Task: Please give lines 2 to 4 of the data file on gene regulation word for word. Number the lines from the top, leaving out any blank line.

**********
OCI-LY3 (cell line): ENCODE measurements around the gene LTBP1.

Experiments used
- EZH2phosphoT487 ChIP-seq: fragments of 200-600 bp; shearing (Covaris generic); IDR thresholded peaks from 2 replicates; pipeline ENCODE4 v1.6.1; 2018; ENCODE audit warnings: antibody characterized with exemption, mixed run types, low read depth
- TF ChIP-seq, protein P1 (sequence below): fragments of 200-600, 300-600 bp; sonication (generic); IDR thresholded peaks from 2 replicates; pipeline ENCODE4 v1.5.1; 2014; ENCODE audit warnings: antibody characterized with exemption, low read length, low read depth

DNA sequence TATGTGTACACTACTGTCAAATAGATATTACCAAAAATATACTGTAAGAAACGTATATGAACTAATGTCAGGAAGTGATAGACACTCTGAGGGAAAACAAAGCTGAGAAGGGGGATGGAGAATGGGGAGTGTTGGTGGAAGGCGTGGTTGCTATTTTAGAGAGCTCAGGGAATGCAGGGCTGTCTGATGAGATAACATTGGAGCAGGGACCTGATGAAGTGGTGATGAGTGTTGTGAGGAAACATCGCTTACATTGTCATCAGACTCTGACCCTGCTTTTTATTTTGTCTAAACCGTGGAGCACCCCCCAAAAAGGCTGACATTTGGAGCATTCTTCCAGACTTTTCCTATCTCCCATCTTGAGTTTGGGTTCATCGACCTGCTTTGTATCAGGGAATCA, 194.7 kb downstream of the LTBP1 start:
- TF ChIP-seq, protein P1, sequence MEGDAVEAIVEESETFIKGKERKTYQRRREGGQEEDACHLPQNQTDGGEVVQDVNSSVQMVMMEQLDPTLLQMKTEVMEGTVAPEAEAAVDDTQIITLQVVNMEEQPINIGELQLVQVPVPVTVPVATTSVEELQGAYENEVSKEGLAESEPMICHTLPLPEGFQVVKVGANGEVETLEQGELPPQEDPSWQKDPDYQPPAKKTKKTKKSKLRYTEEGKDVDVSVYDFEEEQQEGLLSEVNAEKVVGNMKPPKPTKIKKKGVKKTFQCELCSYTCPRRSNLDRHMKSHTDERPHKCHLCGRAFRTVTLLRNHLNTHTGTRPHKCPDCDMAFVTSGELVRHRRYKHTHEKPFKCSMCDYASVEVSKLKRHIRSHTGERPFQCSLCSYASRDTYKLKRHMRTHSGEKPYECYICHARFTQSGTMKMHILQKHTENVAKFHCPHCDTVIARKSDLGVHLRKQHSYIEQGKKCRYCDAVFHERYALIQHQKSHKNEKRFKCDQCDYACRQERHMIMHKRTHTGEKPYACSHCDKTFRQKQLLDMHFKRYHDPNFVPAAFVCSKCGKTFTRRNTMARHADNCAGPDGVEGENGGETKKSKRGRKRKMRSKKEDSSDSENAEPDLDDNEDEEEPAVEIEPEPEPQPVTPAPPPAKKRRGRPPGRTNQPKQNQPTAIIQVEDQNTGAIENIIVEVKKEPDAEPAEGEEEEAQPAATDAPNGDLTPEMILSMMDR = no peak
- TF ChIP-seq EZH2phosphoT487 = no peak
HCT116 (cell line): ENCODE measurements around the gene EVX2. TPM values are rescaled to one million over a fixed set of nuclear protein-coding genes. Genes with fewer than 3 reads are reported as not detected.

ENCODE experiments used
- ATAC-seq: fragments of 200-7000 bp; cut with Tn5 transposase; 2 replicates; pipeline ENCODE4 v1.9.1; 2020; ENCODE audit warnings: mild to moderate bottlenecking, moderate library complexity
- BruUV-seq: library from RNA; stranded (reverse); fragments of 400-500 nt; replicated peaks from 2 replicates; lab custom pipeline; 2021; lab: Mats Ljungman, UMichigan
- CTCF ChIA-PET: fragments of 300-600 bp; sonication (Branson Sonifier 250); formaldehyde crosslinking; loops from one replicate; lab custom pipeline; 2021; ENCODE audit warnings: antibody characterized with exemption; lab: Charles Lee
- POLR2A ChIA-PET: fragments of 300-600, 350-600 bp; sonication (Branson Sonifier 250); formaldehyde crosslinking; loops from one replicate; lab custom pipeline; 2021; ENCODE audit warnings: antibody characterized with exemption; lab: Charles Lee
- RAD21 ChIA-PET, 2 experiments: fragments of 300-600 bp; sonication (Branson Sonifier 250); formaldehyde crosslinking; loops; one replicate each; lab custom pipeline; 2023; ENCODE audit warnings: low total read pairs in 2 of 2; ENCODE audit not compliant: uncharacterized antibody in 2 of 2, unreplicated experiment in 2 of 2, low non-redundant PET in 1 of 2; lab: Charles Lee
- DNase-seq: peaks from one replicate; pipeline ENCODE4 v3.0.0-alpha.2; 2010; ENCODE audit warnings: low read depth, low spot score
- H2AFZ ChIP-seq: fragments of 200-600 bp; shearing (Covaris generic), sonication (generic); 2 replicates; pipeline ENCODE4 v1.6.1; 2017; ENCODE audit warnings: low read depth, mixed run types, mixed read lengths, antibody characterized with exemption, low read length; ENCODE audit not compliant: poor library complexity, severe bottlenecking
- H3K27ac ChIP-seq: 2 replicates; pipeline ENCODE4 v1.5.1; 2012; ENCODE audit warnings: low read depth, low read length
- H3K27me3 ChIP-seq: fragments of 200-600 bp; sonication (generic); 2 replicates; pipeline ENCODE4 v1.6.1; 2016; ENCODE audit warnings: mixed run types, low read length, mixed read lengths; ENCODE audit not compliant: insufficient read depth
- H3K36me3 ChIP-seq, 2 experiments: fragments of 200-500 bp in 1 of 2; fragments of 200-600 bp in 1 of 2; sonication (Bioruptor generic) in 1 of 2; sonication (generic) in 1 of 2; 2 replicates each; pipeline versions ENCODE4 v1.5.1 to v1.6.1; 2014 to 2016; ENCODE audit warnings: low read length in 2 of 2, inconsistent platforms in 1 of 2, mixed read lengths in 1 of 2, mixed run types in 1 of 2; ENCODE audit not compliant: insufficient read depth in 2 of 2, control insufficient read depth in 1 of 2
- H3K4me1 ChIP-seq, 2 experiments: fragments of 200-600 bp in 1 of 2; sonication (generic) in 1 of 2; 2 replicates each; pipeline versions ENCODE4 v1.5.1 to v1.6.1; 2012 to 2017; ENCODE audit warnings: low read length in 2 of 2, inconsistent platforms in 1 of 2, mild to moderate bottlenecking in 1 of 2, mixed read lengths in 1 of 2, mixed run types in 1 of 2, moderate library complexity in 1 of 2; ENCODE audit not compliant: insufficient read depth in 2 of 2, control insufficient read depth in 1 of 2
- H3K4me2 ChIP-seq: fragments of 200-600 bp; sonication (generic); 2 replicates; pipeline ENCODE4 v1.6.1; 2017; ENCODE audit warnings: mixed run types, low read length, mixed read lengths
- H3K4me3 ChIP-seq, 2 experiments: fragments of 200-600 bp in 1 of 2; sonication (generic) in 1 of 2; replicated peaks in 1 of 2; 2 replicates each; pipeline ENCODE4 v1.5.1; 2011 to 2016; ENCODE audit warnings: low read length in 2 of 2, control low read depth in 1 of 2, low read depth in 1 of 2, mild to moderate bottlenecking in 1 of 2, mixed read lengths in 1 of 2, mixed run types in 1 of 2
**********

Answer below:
Experiments used
- EZH2phosphoT487 ChIP-seq: fragments of 200-600 bp; shearing (Covaris generic); IDR thresholded peaks from 2 replicates; pipeline ENCODE4 v1.6.1; 2018; ENCODE audit warnings: antibody characterized with exemption, mixed run types, low read depth
- TF ChIP-seq, protein P1 (sequence below): fragments of 200-600, 300-600 bp; sonication (generic); IDR thresholded peaks from 2 replicates; pipeline ENCODE4 v1.5.1; 2014; ENCODE audit warnings: antibody characterized with exemption, low read length, low read depth